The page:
The death of the outspoken comedian Bill Hicks, in early '94, tragically foreshortened a career in which Hicks had proved himself as one of the most distinctive voices in the comedy world. In fact he was the Lennie Bruce of his generation. This 'Prince of Darkness' was a sex drugs and rock 'n' roll comedian! He could be loud and he could be outrageous but on stage he also exposed a creative imagination and a vision of the world which sometimes took him closer to the role of prophet than comic. Winner of the Edinburgh Festival Critics' Award in 1991, Bill was driven by a distinctive passion in his work, a comedy built on conviction, that set him apart from other stand-ups.
It's Just A Ride: A celebration of the comedy of Bill Hicks. The film is structured around the different strains of comedy in the Hicks stand-up, sampling some of the best of his confrontational performances. Interviewees include two major American chat show hosts, David Letterman and Jay Leno, the actor Eric Bogosian and a wide range of comedians who admired his work including Sean Hughes and Eddie Izzard. There are also anecdotal contributions from his high school friends and an interview with his parents in which is father opines I never could understand why he had to use the F-word. I used to say to him "Bob Hope didn't have to use the F-word", but he didn't like that and he didn't like Bob Hope much either!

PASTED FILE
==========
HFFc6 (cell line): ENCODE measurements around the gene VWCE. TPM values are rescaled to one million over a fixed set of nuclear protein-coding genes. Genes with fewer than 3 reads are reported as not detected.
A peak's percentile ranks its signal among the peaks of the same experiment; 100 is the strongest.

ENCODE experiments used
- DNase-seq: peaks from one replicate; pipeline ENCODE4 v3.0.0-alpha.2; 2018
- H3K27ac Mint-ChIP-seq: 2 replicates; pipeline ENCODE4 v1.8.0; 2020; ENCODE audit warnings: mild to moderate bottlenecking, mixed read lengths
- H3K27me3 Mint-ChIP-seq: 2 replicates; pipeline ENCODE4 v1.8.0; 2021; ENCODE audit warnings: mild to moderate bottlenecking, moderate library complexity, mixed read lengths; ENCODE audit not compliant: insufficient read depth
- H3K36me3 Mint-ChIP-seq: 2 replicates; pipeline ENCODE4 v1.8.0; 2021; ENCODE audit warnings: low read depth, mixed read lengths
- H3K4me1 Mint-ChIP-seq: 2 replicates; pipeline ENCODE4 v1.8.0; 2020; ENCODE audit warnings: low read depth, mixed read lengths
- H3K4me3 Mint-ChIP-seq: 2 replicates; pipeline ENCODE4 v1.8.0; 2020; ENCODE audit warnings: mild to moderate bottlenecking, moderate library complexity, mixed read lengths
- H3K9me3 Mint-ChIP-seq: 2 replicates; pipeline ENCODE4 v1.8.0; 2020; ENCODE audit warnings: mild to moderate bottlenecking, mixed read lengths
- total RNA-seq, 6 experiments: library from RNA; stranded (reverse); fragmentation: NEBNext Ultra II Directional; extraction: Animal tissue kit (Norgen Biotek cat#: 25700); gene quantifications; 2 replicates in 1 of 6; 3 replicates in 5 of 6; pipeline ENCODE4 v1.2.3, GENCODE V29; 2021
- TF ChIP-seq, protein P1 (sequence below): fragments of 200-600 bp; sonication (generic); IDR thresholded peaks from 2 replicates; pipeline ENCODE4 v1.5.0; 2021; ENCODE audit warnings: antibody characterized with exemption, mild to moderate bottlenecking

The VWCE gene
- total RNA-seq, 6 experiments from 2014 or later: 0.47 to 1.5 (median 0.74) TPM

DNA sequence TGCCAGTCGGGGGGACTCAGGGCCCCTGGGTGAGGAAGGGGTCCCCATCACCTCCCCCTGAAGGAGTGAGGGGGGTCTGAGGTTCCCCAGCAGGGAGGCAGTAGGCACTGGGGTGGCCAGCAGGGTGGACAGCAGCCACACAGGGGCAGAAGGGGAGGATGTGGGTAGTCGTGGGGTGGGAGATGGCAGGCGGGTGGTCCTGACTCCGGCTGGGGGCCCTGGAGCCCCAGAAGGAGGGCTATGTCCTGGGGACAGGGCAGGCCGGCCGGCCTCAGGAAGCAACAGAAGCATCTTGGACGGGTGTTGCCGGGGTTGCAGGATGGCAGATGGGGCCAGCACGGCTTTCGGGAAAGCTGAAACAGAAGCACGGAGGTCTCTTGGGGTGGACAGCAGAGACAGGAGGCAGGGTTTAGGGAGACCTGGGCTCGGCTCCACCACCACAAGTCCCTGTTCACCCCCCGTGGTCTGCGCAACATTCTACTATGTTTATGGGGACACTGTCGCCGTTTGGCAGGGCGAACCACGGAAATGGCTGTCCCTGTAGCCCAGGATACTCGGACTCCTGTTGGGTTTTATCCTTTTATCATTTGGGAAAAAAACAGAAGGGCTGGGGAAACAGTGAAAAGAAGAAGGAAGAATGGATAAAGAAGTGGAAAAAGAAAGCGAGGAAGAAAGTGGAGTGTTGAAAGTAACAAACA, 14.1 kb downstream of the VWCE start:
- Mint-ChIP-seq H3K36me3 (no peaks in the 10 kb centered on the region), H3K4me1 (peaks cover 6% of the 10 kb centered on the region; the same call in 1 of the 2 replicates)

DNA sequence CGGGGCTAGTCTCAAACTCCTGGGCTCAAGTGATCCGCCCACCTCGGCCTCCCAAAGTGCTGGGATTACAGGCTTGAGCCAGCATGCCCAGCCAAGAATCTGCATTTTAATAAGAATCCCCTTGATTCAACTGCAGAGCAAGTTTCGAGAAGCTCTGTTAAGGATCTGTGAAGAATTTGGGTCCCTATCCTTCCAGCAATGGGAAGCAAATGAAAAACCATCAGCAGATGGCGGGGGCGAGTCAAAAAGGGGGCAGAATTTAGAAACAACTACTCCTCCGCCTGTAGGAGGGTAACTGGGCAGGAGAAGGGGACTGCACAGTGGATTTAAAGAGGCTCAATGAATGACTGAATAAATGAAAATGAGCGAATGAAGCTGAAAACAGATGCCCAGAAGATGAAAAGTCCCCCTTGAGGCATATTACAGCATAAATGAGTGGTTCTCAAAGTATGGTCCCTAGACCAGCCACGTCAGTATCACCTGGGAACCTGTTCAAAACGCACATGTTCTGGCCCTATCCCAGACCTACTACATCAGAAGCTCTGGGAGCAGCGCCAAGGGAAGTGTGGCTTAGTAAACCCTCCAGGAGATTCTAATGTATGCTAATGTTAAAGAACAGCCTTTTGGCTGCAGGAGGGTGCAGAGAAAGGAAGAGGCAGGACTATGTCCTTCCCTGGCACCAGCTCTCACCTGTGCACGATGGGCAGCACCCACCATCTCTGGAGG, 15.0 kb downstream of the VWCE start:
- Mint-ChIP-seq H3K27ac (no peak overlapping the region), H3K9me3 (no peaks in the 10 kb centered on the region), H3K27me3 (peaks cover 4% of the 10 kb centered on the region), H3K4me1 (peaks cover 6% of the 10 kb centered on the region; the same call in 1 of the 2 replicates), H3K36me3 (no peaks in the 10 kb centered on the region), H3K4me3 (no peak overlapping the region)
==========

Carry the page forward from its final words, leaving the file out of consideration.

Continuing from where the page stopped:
Revelations: The dark and dangerous stand-up is stalking the Dominion Theatre, London, his last, live sell out performance on the Revelations Tour, cloaked in a riding coat and hat. And he is annoyed, you can tell he's in an irritable mood and what's worse, his nerves are shot to pieces because the comedian who mounted a one-man right to smoke campaign has kicked the habit! This show is like a cathartic exploration of his own anger and disappointment at the world. Grieving over the death of the American Dream, Hicks is building up his verbal fire-power to unle